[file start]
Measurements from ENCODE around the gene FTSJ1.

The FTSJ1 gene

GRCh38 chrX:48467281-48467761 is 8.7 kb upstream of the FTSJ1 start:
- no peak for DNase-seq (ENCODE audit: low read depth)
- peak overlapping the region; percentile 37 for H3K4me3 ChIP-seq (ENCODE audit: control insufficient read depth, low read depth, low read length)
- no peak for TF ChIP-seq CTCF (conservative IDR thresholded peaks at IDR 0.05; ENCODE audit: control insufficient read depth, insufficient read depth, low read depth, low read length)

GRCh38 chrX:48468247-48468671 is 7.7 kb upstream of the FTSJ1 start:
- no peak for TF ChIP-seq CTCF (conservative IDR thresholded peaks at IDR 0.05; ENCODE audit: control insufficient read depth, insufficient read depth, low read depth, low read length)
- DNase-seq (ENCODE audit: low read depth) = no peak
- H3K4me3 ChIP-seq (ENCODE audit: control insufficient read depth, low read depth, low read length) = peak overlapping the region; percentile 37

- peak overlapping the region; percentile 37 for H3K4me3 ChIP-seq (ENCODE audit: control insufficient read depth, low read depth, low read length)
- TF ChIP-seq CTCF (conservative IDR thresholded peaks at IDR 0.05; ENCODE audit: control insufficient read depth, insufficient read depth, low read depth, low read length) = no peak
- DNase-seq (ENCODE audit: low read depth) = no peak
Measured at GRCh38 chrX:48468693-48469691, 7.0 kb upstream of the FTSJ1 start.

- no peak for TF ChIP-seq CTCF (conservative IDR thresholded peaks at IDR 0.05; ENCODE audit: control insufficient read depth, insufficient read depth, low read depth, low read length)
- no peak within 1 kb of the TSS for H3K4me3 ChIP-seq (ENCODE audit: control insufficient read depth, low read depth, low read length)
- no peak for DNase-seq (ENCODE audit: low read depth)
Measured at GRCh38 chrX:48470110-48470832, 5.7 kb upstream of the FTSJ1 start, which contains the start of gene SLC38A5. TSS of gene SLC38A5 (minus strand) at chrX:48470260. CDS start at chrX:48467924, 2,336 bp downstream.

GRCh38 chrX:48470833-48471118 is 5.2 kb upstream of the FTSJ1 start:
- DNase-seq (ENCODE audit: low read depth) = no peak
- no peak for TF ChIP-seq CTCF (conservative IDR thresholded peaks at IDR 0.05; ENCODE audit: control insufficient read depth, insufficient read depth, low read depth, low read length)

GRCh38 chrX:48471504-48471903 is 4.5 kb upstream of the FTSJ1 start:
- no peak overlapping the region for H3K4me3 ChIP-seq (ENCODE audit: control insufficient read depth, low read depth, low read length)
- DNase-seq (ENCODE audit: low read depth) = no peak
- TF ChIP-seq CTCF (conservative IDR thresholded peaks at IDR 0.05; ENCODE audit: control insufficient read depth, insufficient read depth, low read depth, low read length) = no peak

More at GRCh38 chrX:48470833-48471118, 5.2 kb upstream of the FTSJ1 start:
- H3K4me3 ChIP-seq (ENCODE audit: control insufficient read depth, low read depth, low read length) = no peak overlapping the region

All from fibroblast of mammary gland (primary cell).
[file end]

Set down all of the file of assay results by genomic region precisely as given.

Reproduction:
Measurements from ENCODE around the gene FTSJ1.

The FTSJ1 gene

GRCh38 chrX:48467281-48467761 is 8.7 kb upstream of the FTSJ1 start:
- no peak for DNase-seq (ENCODE audit: low read depth)
- peak overlapping the region; percentile 37 for H3K4me3 ChIP-seq (ENCODE audit: control insufficient read depth, low read depth, low read length)
- no peak for TF ChIP-seq CTCF (conservative IDR thresholded peaks at IDR 0.05; ENCODE audit: control insufficient read depth, insufficient read depth, low read depth, low read length)

GRCh38 chrX:48468247-48468671 is 7.7 kb upstream of the FTSJ1 start:
- no peak for TF ChIP-seq CTCF (conservative IDR thresholded peaks at IDR 0.05; ENCODE audit: control insufficient read depth, insufficient read depth, low read depth, low read length)
- DNase-seq (ENCODE audit: low read depth) = no peak
- H3K4me3 ChIP-seq (ENCODE audit: control insufficient read depth, low read depth, low read length) = peak overlapping the region; percentile 37

- peak overlapping the region; percentile 37 for H3K4me3 ChIP-seq (ENCODE audit: control insufficient read depth, low read depth, low read length)
- TF ChIP-seq CTCF (conservative IDR thresholded peaks at IDR 0.05; ENCODE audit: control insufficient read depth, insufficient read depth, low read depth, low read length) = no peak
- DNase-seq (ENCODE audit: low read depth) = no peak
Measured at GRCh38 chrX:48468693-48469691, 7.0 kb upstream of the FTSJ1 start.

- no peak for TF ChIP-seq CTCF (conservative IDR thresholded peaks at IDR 0.05; ENCODE audit: control insufficient read depth, insufficient read depth, low read depth, low read length)
- no peak within 1 kb of the TSS for H3K4me3 ChIP-seq (ENCODE audit: control insufficient read depth, low read depth, low read length)
- no peak for DNase-seq (ENCODE audit: low read depth)
Measured at GRCh38 chrX:48470110-48470832, 5.7 kb upstream of the FTSJ1 start, which contains the start of gene SLC38A5. TSS of gene SLC38A5 (minus strand) at chrX:48470260. CDS start at chrX:48467924, 2,336 bp downstream.

GRCh38 chrX:48470833-48471118 is 5.2 kb upstream of the FTSJ1 start:
- DNase-seq (ENCODE audit: low read depth) = no peak
- no peak for TF ChIP-seq CTCF (conservative IDR thresholded peaks at IDR 0.05; ENCODE audit: control insufficient read depth, insufficient read depth, low read depth, low read length)

GRCh38 chrX:48471504-48471903 is 4.5 kb upstream of the FTSJ1 start:
- no peak overlapping the region for H3K4me3 ChIP-seq (ENCODE audit: control insufficient read depth, low read depth, low read length)
- DNase-seq (ENCODE audit: low read depth) = no peak
- TF ChIP-seq CTCF (conservative IDR thresholded peaks at IDR 0.05; ENCODE audit: control insufficient read depth, insufficient read depth, low read depth, low read length) = no peak

More at GRCh38 chrX:48470833-48471118, 5.2 kb upstream of the FTSJ1 start:
- H3K4me3 ChIP-seq (ENCODE audit: control insufficient read depth, low read depth, low read length) = no peak overlapping the region

All from fibroblast of mammary gland (primary cell).